The proposed demolition of the first home built in Hurst Street, Goulburn, has outraged neighbours and sparked a heated response.
Residents are writing objections, organising petitions and delegations to Goulburn Mulwaree Council. They are researching the home at 22 Hurst Street and local government and heritage guidelines.
A fierce battle is shaping up.
Residents in Hurst Street, Bradley Street and Cowper Street are mounting a challenge against the applicant, who wants to flatten the home, ‘Banksia’, to build a larger two-storey mansion with an extraordinary amount of basement car parking.
Neighbours say the applicant’s architectural report overemphasises renovations and cracks in the 1888 home, while downplaying the impact the redevelopment will have on the leafy Goulburn Heritage Conservation Area.
“Every brick home in Goulburn has cracks in it,” said a long-term Hurst Street resident.
The applicant wants to replace the single-storey sandstock-brick home on a double block with a $1 million home with huge living spaces. Plans show the proposed grey-tiled and cement-rendered home with white aluminium doors and windows has three large living spaces, seven bedrooms and six bathrooms.
Horrified neighbours say the new home is over-scaled compared to neighbouring homes and will overshadow one home and overwhelm all nearby homes. Much like the demolition of cottages in Clinton Street to make way for a 7-Eleven service station, this issue is likely to be voted on by councillors and could well end up in the NSW Land and Environment Court.
A Goulburn heritage advocate said for many years groups have lobbied Goulburn Mulwaree Council for tighter guidelines to protect places such as the home under threat. Long submissions responding to development applications, revised heritage policies, and pleas to list clusters of homes and streetscapes have fallen on deaf ears, she said.
Sydneysiders who have bought Hurst Street homes in recent years are among the angriest opponents of the redevelopment. They were among 31 residents who gathered during a recent weekend to begin a campaign to fight the redevelopment.
Regarded as the jewel in Goulburn’s early Federation and Edwardian architecture, Hurst Street has been home to prominent people such as Nell Engineering co-founder and adventurer Dick Nell; pathologist Dr Alan Hazelton, who served on the infamous Burma Railway line with Weary Dunlop; wool pioneer Richard Maple-Brown; and gynaecologist Dr Noel Docker, who is best remembered for riding his two-wheel bike to deliver numerous babies.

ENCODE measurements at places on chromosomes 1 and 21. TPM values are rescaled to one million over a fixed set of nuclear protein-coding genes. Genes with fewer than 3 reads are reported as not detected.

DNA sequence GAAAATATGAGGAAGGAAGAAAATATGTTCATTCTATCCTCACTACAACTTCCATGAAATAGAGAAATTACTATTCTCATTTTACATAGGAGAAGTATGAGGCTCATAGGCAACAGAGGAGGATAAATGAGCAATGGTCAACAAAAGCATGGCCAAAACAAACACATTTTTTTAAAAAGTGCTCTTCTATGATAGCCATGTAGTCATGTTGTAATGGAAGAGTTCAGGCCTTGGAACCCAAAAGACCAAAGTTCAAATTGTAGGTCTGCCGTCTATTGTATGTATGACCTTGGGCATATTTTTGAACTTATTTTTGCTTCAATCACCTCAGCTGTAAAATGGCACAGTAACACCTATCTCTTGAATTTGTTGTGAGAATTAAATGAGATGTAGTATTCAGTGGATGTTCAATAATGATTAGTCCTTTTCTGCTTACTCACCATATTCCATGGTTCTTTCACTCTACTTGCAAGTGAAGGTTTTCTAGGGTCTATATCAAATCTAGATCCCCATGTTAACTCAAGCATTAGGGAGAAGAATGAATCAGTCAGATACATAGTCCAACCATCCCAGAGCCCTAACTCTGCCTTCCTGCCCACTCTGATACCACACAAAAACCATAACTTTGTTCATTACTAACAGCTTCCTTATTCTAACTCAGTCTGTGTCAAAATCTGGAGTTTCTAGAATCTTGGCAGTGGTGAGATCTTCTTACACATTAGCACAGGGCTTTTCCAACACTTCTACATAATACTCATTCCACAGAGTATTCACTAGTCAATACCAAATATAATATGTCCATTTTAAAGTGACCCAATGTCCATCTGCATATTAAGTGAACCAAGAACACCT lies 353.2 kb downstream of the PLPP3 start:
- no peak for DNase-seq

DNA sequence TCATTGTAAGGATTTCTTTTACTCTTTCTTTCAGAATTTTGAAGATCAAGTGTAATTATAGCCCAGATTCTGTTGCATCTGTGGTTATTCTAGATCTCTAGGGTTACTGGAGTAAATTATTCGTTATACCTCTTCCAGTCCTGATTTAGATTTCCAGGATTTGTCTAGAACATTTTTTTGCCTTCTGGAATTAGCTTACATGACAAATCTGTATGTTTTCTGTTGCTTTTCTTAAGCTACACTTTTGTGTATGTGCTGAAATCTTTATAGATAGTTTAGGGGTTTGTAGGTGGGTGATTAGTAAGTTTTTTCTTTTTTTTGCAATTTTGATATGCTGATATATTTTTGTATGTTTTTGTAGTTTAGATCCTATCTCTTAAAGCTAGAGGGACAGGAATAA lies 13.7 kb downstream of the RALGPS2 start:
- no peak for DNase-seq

In the early 20th century, former Goulburn Mayor and retailer John Knowlman lived in the Queen Anne-styled ‘Shanklin’, a 1911 heritage-listed home next to the house under threat of demolition.
Acclaimed architect EC Manfred designed and lived in ‘Boronia’ at 8 Hurst Street. He designed three homes in the street. Later, eminent surgeon Dr John Crawford also lived at number eight.
Residents’ research reveal Banksia was built by Arthur John Sach in March 1888. Sach was master-in-charge of Goulburn Technical College for more than 30 years and founder of the Goulburn Art Society. His wife, Annie, was president of Goulburn Women’s Suffrage League (later the Goulburn Women’s Liberal League).
“Goulburn prides itself on its heritage,” says a Hurst Street resident. “It uses heritage as a tourist attraction. The community has made some bad mistakes before, [for example] demolishing the Odeon and Empire theatres. Everyone regrets that now. We don’t want to demolish any more valuable heritage buildings.”
The proposed new home is below the allowable eight-metre height restriction, but one resident, who has drawn a to-scale diagram of what is proposed, says it is over-scaled and will overshadow one of the neighbouring homes.
The development application says the old home has been extended and renovated, has little original fabric and the roof has been replaced. Objectors dispute the justification for demolition and believe the home still has sufficient period features and style to warrant protection to help preserve its heritage setting.
Residents fear construction of the basement because of extensive piledriving equipment needed for the excavation and potentially damaging neighbouring homes. Neighbouring properties, constructed in a similar manner, on similar terrain and subject to similar environmental factors could be particularly vulnerable to damage from extensive vibrations caused by piledriving.